Above all, the Tretyakov is a state treasure, said Seleznyova, and the gallery's roots run deeper than any flashy new ideas and techniques driving today's populist art market.

Alexandra Orlovskaya, 32, now in her eighth year at the gallery, said she takes pride in the Tretyakov's "brand name" and the quality of the paintings she restores.

By working for a private gallery, she could earn more than her $380 monthly salary, Orlovskaya said, but in that case the paintings she worked on would be collected by their owners, and it would be impossible to follow up on restoration work.

"Here, if I want to see how a painting is doing, I just go visit it," she said waving toward the gallery's main wing. "We restore paintings to carry them through to the next generation."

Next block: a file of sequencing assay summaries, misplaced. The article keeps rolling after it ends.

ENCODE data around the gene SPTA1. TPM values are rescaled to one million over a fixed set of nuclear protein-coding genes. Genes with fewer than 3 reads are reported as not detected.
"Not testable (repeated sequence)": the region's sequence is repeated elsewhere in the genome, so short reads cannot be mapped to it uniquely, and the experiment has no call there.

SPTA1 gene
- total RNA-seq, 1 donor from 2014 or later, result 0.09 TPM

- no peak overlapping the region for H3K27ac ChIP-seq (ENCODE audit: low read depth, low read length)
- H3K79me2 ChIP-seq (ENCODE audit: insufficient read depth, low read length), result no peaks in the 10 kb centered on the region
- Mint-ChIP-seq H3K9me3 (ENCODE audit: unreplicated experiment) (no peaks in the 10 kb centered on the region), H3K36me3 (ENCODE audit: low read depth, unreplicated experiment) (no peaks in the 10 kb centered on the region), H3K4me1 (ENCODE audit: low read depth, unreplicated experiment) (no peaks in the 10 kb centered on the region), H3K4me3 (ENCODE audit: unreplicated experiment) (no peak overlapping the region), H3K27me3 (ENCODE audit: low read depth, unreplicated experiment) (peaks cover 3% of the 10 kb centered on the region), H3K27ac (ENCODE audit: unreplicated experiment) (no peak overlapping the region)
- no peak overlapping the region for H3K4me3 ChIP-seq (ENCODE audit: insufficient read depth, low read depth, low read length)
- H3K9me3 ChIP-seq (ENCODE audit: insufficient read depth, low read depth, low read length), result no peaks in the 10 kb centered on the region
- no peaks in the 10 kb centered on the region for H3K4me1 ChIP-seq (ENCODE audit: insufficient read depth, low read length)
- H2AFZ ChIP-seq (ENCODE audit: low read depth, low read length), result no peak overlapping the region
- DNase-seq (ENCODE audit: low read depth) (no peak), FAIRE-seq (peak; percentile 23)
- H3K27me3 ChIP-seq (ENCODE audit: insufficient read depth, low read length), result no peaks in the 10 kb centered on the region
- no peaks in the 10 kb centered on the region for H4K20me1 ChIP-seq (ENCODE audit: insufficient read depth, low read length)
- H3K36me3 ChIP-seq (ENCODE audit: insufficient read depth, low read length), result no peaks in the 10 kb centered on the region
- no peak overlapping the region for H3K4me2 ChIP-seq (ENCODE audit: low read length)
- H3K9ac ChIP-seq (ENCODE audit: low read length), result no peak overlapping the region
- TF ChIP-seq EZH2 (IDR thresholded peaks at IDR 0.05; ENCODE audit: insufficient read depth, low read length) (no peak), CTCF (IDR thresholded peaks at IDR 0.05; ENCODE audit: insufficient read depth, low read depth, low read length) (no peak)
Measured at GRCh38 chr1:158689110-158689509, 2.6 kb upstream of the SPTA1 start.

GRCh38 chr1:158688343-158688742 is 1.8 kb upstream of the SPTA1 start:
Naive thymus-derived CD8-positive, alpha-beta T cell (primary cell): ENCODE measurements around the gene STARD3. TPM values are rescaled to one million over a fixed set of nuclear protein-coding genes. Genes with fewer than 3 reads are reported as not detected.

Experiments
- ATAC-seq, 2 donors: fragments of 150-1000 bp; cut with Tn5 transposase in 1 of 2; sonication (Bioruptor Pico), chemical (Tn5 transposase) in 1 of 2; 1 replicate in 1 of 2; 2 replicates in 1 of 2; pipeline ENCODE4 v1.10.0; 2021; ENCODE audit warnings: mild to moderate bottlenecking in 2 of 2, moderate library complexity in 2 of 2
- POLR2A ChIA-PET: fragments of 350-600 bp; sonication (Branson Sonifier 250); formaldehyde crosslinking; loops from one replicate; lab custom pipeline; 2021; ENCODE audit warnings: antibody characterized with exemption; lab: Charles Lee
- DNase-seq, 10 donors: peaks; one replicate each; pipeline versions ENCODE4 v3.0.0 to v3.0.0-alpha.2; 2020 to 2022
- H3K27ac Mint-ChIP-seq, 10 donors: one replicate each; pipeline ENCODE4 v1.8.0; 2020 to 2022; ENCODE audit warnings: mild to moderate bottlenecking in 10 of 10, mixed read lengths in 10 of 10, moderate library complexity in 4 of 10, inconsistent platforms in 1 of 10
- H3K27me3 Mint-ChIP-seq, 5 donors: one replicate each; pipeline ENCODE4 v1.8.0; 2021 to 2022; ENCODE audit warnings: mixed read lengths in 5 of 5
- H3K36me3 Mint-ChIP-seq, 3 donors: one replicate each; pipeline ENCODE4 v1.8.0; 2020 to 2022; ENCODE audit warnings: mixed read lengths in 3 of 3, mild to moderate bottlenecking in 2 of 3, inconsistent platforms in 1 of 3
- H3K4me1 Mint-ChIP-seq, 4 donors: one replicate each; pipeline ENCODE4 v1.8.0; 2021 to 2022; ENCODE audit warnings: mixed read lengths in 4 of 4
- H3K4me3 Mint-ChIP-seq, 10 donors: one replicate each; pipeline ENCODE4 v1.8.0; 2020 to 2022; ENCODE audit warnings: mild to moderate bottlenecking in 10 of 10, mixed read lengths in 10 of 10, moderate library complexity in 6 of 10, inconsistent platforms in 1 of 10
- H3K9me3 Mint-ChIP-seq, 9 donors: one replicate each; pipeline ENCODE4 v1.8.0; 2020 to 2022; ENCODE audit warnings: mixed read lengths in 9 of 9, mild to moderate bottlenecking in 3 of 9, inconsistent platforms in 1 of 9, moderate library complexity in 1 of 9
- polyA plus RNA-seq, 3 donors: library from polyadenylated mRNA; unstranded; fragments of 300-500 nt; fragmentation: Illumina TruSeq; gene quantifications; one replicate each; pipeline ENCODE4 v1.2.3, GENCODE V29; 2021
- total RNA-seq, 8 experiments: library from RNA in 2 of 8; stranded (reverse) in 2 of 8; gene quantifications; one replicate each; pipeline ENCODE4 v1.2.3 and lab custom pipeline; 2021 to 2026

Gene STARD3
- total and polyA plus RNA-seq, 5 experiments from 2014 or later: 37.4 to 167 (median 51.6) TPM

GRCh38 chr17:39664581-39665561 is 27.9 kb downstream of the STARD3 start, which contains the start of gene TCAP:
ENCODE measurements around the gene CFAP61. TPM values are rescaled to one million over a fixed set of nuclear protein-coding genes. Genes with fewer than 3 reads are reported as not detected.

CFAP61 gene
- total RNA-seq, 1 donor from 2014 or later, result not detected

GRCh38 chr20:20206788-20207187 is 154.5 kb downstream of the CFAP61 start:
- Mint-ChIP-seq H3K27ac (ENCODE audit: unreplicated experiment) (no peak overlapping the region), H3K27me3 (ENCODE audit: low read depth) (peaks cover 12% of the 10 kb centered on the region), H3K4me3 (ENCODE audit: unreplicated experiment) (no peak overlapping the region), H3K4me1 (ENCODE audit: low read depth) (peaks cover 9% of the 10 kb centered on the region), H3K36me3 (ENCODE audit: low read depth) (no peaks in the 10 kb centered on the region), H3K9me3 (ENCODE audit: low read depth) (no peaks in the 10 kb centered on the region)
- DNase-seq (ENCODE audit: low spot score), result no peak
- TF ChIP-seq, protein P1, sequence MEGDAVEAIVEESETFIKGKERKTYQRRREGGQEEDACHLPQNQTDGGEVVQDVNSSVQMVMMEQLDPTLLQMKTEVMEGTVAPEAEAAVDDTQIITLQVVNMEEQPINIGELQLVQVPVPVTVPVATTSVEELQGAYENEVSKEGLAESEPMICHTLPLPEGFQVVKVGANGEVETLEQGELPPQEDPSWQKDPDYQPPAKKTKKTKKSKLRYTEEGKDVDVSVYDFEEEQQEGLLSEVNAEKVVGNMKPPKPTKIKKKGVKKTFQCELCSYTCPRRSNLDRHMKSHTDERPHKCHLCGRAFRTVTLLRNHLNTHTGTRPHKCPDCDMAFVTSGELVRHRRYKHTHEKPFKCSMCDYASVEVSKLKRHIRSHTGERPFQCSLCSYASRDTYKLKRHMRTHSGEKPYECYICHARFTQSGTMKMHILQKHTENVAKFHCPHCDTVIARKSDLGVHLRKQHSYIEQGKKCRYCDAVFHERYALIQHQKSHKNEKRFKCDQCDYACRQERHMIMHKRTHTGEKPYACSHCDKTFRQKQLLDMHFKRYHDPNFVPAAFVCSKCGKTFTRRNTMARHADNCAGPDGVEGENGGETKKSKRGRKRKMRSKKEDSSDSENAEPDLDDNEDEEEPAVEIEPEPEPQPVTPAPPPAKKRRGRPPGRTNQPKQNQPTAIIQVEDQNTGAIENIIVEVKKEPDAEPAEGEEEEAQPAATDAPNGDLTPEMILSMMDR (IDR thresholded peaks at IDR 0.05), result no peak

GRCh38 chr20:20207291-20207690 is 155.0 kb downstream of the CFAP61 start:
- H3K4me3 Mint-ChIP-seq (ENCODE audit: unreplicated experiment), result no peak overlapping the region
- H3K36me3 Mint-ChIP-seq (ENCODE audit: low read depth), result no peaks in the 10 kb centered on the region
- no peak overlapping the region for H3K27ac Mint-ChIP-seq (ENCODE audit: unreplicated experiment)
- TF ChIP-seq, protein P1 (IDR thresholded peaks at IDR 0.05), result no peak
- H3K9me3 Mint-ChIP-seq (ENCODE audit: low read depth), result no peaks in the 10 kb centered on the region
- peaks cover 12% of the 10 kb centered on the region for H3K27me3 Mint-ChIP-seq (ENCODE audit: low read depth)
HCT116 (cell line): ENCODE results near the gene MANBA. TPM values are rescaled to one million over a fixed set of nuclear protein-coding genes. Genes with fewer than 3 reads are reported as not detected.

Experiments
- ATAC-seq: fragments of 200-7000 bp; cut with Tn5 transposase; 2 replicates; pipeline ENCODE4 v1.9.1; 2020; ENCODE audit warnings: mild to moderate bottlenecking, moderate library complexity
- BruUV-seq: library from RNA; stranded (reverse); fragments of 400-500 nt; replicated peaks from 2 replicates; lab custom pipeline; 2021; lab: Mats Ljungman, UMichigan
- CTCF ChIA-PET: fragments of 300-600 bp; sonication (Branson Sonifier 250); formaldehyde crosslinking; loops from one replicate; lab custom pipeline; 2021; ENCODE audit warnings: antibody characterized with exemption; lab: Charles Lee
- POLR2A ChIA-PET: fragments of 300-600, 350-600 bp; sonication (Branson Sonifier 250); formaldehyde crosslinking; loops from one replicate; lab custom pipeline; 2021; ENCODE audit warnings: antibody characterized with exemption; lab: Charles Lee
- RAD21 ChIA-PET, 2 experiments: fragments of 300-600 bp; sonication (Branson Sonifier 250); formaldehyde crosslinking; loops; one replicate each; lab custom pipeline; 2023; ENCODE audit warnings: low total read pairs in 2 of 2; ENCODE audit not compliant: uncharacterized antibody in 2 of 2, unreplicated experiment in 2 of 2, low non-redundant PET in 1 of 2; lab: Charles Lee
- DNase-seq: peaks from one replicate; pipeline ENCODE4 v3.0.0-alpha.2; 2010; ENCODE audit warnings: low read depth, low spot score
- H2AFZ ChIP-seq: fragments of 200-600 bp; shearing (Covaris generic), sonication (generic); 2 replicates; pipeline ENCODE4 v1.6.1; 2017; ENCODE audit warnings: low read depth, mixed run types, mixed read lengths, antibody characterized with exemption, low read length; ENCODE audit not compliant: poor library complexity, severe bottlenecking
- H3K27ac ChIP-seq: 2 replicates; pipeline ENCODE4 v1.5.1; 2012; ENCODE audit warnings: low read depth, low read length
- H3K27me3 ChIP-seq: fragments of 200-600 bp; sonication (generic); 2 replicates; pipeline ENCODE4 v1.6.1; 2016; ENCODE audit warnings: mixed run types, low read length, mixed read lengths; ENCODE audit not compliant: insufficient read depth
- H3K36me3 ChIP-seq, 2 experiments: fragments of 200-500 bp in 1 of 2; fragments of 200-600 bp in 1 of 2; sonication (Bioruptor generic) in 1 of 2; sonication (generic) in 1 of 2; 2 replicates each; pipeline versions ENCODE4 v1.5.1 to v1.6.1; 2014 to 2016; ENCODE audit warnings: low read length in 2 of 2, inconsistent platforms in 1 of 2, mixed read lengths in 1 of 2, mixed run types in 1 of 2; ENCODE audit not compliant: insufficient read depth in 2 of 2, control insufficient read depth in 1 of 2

Seleznyova noted, "With the change of regime at the end of the 20th century, culture was perhaps the first thing to suffer, and the budget became so meager that we no longer knew what to do."

However, "The planning of our colleagues who came before us is really providential," she said.

Restoration at the Tretyakov Gallery has been organized in the same way since 1936, when the gallery founded an in-house conservation department. Moscow's other museums outsource their restoration to a state studio called the Grabar Art Conservation Center.

Before every restoration, the gallery's leadership and all the restorers hold a meeting to decide on the task ahead: whether a painting needs to be varnished, stripped, relined or touched up.